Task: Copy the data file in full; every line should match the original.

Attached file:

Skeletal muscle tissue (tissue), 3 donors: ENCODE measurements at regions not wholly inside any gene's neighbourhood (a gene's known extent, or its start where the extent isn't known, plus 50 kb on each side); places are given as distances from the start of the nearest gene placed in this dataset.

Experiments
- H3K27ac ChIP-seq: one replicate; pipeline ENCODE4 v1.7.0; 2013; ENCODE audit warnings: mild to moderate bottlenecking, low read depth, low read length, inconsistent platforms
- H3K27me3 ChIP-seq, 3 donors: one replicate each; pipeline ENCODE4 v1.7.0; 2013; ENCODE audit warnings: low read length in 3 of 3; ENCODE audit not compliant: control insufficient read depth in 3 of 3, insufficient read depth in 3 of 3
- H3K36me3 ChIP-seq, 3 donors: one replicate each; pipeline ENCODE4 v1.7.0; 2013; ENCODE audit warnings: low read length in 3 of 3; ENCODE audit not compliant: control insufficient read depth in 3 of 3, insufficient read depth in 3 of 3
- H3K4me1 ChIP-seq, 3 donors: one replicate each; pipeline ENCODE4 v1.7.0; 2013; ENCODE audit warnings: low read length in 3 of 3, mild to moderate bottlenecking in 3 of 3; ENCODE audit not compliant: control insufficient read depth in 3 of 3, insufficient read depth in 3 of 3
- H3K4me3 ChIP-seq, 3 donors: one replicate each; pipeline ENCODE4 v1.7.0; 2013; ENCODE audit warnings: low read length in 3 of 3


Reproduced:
Skeletal muscle tissue (tissue), 3 donors: ENCODE measurements at regions not wholly inside any gene's neighbourhood (a gene's known extent, or its start where the extent isn't known, plus 50 kb on each side); places are given as distances from the start of the nearest gene placed in this dataset.

Experiments
- H3K27ac ChIP-seq: one replicate; pipeline ENCODE4 v1.7.0; 2013; ENCODE audit warnings: mild to moderate bottlenecking, low read depth, low read length, inconsistent platforms
- H3K27me3 ChIP-seq, 3 donors: one replicate each; pipeline ENCODE4 v1.7.0; 2013; ENCODE audit warnings: low read length in 3 of 3; ENCODE audit not compliant: control insufficient read depth in 3 of 3, insufficient read depth in 3 of 3
- H3K36me3 ChIP-seq, 3 donors: one replicate each; pipeline ENCODE4 v1.7.0; 2013; ENCODE audit warnings: low read length in 3 of 3; ENCODE audit not compliant: control insufficient read depth in 3 of 3, insufficient read depth in 3 of 3
- H3K4me1 ChIP-seq, 3 donors: one replicate each; pipeline ENCODE4 v1.7.0; 2013; ENCODE audit warnings: low read length in 3 of 3, mild to moderate bottlenecking in 3 of 3; ENCODE audit not compliant: control insufficient read depth in 3 of 3, insufficient read depth in 3 of 3
- H3K4me3 ChIP-seq, 3 donors: one replicate each; pipeline ENCODE4 v1.7.0; 2013; ENCODE audit warnings: low read length in 3 of 3